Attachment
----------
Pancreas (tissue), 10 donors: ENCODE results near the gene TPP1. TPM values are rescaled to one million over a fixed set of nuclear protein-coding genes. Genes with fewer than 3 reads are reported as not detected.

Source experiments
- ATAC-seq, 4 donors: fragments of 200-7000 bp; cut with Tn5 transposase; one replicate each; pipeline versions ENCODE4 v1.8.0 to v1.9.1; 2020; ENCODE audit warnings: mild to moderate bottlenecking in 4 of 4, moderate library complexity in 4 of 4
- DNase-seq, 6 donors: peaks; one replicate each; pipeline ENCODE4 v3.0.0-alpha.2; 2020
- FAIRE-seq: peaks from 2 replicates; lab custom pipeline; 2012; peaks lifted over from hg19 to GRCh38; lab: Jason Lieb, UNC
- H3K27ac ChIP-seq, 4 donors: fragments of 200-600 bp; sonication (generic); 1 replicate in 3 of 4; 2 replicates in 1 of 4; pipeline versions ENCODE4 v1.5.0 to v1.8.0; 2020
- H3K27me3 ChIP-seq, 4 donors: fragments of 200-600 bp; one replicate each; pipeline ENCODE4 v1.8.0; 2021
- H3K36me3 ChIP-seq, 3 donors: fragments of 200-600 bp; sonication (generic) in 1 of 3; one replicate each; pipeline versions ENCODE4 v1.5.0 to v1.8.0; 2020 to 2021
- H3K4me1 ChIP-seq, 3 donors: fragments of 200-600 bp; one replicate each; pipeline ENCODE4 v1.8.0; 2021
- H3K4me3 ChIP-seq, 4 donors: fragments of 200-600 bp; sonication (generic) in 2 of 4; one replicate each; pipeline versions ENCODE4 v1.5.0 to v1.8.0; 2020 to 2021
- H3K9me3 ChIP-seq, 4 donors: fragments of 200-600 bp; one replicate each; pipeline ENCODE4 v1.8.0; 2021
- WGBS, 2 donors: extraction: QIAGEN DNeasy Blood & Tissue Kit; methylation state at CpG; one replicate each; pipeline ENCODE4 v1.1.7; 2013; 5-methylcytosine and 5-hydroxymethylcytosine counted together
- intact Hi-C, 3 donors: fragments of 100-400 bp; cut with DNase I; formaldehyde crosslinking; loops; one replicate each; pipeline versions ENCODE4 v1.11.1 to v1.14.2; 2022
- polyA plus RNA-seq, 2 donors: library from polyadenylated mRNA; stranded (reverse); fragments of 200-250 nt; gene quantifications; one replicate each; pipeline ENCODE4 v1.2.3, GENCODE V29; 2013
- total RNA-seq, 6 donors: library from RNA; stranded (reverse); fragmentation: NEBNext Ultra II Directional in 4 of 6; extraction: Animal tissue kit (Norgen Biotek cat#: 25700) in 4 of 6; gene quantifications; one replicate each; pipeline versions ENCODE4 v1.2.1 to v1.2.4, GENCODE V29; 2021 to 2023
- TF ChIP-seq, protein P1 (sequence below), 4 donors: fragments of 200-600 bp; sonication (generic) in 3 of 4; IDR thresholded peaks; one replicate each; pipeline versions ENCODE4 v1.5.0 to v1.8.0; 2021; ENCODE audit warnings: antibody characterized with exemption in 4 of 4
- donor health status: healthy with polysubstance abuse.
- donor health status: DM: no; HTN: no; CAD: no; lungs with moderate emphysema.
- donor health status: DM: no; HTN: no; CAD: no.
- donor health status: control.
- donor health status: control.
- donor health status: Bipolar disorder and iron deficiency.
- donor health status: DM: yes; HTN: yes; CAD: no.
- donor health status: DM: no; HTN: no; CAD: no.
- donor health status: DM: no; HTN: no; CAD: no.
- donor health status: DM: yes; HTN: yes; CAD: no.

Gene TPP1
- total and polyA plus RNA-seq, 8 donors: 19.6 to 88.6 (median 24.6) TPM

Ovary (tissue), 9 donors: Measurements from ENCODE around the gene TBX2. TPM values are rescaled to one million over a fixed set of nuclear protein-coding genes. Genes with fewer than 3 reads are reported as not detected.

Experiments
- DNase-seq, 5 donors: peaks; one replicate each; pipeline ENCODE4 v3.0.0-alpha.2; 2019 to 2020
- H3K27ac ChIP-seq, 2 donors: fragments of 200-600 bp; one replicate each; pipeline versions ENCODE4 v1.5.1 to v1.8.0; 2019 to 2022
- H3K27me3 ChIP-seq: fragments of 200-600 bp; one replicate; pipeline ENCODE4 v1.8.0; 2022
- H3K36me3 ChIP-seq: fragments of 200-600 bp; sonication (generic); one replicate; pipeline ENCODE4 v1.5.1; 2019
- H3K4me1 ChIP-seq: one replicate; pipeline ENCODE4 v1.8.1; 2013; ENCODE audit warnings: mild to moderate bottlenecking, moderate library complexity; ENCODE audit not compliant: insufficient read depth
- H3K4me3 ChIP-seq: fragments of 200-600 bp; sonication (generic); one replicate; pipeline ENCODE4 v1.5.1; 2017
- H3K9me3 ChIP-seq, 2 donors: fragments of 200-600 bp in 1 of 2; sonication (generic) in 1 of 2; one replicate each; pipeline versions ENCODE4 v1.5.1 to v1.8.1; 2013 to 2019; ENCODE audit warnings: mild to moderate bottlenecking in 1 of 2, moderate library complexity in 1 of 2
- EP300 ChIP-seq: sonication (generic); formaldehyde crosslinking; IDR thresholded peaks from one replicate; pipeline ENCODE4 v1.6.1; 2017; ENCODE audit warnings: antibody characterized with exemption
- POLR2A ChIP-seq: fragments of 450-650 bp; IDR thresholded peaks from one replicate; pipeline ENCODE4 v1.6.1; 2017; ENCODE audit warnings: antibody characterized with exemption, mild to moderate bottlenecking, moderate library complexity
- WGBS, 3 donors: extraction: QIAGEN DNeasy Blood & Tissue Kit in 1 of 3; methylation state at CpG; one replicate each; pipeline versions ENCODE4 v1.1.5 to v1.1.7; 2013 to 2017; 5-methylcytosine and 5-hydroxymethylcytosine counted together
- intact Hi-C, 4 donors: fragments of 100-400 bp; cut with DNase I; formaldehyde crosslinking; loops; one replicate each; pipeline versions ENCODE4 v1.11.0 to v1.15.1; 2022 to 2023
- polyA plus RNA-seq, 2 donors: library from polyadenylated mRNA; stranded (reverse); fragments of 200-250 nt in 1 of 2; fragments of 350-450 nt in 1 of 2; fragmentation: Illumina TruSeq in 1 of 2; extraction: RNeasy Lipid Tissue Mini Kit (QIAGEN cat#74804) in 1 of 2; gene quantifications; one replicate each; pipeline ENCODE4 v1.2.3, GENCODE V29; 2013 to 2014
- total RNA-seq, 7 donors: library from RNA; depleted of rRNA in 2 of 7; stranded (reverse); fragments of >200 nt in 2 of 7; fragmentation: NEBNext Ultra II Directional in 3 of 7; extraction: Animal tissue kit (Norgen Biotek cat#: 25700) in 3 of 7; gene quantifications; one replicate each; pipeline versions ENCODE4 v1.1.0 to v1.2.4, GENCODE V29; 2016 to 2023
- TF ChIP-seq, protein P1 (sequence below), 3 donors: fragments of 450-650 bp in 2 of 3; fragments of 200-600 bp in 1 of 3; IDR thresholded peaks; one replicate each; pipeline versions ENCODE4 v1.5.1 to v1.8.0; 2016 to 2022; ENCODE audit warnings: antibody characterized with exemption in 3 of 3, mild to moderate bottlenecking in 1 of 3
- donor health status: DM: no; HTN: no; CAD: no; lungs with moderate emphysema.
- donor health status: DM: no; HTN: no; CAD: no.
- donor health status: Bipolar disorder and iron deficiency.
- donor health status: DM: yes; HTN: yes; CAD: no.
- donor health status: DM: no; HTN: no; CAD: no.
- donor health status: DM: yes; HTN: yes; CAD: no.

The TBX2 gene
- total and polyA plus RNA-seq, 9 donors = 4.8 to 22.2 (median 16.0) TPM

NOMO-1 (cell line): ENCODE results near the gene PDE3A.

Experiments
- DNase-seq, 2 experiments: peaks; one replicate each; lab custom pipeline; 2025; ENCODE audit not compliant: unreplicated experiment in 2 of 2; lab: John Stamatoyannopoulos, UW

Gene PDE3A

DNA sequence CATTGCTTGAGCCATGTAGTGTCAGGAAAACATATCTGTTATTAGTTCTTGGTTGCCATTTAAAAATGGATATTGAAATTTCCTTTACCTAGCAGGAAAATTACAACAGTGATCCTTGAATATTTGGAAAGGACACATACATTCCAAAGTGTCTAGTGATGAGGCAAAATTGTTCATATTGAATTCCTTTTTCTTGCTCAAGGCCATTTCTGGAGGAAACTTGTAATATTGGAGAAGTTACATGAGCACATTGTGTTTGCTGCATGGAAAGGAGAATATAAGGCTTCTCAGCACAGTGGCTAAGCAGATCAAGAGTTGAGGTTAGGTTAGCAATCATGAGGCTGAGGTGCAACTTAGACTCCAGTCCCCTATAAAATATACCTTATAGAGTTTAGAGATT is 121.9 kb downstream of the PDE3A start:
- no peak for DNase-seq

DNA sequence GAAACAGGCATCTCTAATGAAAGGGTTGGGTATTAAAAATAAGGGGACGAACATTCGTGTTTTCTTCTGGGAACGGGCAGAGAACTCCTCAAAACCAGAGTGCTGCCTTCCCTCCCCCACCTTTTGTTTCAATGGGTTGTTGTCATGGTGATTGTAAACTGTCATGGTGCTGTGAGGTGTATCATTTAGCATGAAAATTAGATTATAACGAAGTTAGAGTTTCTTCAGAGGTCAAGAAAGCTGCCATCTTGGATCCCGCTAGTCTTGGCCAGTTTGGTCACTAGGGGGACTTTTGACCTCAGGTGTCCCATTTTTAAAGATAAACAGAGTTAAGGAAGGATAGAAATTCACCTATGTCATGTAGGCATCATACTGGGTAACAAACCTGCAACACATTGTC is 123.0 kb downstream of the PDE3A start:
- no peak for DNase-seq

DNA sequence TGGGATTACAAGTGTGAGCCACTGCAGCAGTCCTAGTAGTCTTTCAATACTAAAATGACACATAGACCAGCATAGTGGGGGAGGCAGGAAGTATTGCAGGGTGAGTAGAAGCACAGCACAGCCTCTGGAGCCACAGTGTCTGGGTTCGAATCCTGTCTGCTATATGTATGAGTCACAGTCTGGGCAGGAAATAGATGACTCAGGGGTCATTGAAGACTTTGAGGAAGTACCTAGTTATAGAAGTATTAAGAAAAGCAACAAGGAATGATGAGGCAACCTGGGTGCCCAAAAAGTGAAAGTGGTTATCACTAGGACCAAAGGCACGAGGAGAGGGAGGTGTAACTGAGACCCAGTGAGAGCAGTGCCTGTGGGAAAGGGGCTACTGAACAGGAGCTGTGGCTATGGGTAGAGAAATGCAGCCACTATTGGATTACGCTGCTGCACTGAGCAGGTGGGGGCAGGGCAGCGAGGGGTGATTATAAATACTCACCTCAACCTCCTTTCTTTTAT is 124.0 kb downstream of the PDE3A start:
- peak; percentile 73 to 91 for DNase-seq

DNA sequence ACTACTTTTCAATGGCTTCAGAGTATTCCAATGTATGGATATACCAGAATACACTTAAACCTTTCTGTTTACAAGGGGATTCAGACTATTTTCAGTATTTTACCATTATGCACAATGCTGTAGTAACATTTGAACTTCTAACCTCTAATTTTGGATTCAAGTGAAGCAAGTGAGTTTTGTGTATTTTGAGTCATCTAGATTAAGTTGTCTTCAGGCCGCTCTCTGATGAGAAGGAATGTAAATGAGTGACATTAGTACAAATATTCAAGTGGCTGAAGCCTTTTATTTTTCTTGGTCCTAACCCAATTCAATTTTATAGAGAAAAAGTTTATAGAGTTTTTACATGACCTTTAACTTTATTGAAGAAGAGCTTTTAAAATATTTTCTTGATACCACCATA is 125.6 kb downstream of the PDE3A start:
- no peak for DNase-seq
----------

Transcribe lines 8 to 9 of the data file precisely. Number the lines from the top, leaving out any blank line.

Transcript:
- H3K36me3 ChIP-seq, 3 donors: fragments of 200-600 bp; sonication (generic) in 1 of 3; one replicate each; pipeline versions ENCODE4 v1.5.0 to v1.8.0; 2020 to 2021
- H3K4me1 ChIP-seq, 3 donors: fragments of 200-600 bp; one replicate each; pipeline ENCODE4 v1.8.0; 2021